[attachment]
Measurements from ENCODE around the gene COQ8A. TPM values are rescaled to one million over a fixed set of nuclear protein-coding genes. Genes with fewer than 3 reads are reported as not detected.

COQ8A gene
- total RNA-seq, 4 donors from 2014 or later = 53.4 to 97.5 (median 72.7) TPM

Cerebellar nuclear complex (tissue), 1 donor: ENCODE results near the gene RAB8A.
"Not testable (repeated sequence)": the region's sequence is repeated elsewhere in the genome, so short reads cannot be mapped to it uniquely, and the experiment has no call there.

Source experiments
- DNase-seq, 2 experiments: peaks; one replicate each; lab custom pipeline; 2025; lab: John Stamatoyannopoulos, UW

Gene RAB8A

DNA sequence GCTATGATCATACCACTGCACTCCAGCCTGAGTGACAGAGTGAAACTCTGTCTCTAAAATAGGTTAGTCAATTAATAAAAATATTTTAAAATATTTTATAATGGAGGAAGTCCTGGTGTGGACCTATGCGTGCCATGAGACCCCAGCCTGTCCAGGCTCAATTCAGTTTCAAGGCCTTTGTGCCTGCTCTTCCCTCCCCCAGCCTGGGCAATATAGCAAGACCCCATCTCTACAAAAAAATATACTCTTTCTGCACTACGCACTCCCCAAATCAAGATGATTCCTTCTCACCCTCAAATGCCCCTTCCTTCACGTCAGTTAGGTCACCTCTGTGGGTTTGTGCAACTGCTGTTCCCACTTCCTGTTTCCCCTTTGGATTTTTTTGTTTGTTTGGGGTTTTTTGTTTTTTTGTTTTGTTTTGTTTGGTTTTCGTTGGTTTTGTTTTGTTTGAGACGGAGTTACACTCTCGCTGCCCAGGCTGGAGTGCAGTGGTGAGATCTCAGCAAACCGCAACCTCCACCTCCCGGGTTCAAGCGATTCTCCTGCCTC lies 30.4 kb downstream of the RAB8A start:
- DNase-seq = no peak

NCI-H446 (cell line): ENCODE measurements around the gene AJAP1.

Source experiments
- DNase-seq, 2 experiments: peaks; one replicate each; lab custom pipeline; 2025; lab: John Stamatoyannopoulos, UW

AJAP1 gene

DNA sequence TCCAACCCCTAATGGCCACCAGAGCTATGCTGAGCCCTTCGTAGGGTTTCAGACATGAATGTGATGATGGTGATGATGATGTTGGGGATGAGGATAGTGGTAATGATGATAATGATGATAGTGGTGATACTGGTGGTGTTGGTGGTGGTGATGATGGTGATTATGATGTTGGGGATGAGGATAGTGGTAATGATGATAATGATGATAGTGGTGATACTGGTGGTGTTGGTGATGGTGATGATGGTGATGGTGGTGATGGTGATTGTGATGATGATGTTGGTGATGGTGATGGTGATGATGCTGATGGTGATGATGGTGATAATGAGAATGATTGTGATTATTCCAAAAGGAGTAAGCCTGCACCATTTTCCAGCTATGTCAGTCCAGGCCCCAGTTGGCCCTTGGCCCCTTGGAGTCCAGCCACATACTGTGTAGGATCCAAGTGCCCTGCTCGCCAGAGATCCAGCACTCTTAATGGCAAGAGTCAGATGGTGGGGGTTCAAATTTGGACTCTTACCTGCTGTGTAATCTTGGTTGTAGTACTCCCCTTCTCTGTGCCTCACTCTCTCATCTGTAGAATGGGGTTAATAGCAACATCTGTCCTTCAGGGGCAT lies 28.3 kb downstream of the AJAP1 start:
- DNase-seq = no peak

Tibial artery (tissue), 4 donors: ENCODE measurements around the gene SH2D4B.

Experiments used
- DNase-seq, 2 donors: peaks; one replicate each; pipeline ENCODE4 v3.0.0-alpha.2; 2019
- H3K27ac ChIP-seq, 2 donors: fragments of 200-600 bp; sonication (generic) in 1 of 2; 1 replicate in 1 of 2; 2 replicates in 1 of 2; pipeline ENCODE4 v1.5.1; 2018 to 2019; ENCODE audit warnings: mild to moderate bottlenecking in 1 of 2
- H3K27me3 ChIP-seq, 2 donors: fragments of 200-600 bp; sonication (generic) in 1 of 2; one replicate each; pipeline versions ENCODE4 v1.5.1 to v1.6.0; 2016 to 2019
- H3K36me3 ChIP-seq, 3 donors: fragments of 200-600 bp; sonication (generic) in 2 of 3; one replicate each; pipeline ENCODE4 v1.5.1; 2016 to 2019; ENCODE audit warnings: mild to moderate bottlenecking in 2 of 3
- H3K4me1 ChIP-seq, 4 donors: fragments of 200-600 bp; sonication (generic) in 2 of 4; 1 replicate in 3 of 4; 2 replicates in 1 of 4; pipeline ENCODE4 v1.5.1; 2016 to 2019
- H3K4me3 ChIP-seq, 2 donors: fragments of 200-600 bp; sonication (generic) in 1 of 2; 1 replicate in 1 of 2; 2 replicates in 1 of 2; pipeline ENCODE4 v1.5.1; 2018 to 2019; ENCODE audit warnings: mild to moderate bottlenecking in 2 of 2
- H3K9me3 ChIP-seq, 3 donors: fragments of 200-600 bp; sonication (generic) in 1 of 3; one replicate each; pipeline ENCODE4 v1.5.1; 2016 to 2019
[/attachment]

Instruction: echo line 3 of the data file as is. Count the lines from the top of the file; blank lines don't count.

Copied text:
- total RNA-seq, 4 donors from 2014 or later = 53.4 to 97.5 (median 72.7) TPM